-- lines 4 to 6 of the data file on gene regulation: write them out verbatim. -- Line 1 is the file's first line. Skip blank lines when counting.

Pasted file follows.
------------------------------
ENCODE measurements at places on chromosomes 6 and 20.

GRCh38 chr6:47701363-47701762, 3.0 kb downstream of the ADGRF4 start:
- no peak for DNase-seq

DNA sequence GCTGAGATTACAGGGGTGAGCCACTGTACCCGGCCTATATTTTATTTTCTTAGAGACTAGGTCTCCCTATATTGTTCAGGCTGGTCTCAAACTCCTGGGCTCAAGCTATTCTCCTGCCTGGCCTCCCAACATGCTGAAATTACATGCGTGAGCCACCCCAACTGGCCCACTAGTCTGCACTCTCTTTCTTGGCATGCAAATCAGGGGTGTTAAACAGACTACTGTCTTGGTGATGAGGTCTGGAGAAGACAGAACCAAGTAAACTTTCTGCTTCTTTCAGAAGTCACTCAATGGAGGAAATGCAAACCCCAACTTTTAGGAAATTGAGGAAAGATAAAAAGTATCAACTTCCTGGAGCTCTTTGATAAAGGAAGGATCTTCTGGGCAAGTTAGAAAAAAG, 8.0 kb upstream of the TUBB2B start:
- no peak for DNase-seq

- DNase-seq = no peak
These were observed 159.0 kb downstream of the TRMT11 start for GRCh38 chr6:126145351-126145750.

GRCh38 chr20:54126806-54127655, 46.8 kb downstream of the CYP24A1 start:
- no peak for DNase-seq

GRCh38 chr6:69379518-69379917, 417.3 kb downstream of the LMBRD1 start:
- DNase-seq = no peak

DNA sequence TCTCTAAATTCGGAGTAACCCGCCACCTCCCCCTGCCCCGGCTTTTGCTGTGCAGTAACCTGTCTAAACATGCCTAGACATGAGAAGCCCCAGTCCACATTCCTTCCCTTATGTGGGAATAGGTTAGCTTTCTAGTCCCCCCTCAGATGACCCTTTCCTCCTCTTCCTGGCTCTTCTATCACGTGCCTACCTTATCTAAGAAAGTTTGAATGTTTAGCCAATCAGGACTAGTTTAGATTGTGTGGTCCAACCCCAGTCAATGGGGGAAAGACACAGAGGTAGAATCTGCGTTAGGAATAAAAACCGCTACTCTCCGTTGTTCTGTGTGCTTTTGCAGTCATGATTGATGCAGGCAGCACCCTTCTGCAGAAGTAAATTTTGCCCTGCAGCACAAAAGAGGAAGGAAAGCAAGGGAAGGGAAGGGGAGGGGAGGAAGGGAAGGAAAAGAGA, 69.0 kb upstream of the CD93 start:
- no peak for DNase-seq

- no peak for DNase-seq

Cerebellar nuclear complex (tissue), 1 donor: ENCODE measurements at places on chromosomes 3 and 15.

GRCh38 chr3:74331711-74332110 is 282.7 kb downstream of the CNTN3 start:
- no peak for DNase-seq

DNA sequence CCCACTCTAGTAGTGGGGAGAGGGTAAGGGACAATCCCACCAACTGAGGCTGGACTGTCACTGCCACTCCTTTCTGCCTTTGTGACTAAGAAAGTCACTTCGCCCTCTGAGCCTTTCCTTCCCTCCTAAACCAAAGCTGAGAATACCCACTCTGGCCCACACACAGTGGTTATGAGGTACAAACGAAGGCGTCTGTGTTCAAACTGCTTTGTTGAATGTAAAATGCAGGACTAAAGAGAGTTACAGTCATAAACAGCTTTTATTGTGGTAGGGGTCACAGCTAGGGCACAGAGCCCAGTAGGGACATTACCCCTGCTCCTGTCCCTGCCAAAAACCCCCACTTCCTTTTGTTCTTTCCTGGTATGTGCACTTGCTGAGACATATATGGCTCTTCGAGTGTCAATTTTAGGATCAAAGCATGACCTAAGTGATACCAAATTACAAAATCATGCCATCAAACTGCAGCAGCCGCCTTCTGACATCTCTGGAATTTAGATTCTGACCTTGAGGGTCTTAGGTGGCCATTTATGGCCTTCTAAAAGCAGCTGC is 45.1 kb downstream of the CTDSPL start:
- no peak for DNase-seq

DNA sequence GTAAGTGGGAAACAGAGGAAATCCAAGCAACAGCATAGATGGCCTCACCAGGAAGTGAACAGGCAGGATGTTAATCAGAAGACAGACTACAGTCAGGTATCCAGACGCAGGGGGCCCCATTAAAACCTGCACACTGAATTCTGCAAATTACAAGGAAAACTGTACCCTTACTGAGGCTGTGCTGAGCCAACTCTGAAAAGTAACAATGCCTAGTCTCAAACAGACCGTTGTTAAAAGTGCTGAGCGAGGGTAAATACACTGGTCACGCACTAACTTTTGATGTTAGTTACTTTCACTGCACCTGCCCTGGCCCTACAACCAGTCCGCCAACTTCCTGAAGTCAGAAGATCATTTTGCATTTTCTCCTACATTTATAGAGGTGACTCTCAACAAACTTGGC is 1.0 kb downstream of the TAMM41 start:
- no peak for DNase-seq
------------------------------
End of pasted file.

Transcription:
DNA sequence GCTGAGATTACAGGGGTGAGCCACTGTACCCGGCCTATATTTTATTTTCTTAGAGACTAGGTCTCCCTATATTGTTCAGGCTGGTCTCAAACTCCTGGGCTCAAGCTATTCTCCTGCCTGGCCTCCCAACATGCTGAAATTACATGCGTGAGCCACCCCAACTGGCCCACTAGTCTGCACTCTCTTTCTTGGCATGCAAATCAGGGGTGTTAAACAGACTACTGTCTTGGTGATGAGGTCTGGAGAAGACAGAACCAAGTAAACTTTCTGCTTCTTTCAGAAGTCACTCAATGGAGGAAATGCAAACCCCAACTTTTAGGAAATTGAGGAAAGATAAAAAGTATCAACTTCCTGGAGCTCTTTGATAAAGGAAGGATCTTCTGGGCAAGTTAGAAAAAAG, 8.0 kb upstream of the TUBB2B start:
- no peak for DNase-seq

- DNase-seq = no peak